• by drachenfyre (550754) on Tuesday November 05, 2013 @02:11PM (#45337531) Homepage

    Infamous autobahn? I don't think that word means what you think it means.

  • I may be able to afford one.
  • "Here in the U.S., Tesla Model S owners are likely to rarely reach the carâ(TM)s 130 mph top speed..." Does Montana still have no speed limit during the day?
    • ...
      Does Montana still have no speed limit during the day?

      Sadly, no. Just dug up the detail for part of a reply to the /. article about the guy who drove across the U.S. in record time but very illegally. After the 55 mph national speed limit was abolished, Montana reverted to their pre-1973 limit of "reasonable and proper''. This left it to the police to decide what was ''reasonable and proper'' which someone decided was now too vague so they went with the standard 75 mph on interstates and a slightly above standard 70 mph on state roads.

      Cheers,
      Dave

  • by SternisheFan (2529412) on Tuesday November 05, 2013 @02:45PM (#45337933)
    Since hybrids have been in existence, I'd read then that electric motors are far more efficient than combustion engines going from a dead stop up to about 40mph After 40+ mph then gas engines are 'better'. So with a fixed gear ratio, it makes sense to me that any speeds higher than 40mph or so has to drain the battery faster. Maybe later generation electric cars can be equipped with low/high gearing.

    Still, for an all electric vehicle, 132mph (with no worries about blowing up your engine) is a damn impressive speed to me.

  • 0-60 != 60-100 (Score:4, Interesting)

    by CanHasDIY (1672858) on Tuesday November 05, 2013 @03:53PM (#45338671) Homepage Journal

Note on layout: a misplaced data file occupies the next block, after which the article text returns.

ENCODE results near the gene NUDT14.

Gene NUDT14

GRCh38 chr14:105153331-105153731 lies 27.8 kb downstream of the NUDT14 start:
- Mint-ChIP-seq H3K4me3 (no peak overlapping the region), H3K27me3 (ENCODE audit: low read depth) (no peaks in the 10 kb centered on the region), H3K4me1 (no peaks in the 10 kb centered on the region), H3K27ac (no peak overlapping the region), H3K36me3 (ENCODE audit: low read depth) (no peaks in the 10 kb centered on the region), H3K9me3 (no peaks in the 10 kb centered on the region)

With 416 horsepower on tap and full torque available from a standstill thanks to the electric motor, the Model S went from 60 mph to 100 mph in less than five seconds.

    Ok... what does the whole "100% torque from standstill" thing have to do with 60-100 time?

    You do realize that 60 MPH is not a standstill, don't you, cartechboy? Lord I hope so...

    P.S. I found a nice chart of the 60-100 times of a host of automobiles here [torquestats.com] for those that are interested in how the Tesla S stacks up.

    • by H0p313ss (811249)

      With 416 horsepower on tap and full torque available from a standstill thanks to the electric motor, the Model S went from 60 mph to 100 mph in less than five seconds.

      ...

      P.S. I found a nice chart of the 60-100 times of a host of automobiles here [torquestats.com] for those that are interested in how the Tesla S stacks up.

      What I learned there is that the Tesla has better highway acceleration than a large number of sports cars, but won't be setting any records. So not at all bad for an electric production model.

    • by swillden (191260)

      With 416 horsepower on tap and full torque available from a standstill thanks to the electric motor, the Model S went from 60 mph to 100 mph in less than five seconds.

      Ok... what does the whole "100% torque from standstill" thing have to do with 60-100 time?

      Right. He should have said "full torque available at any speed".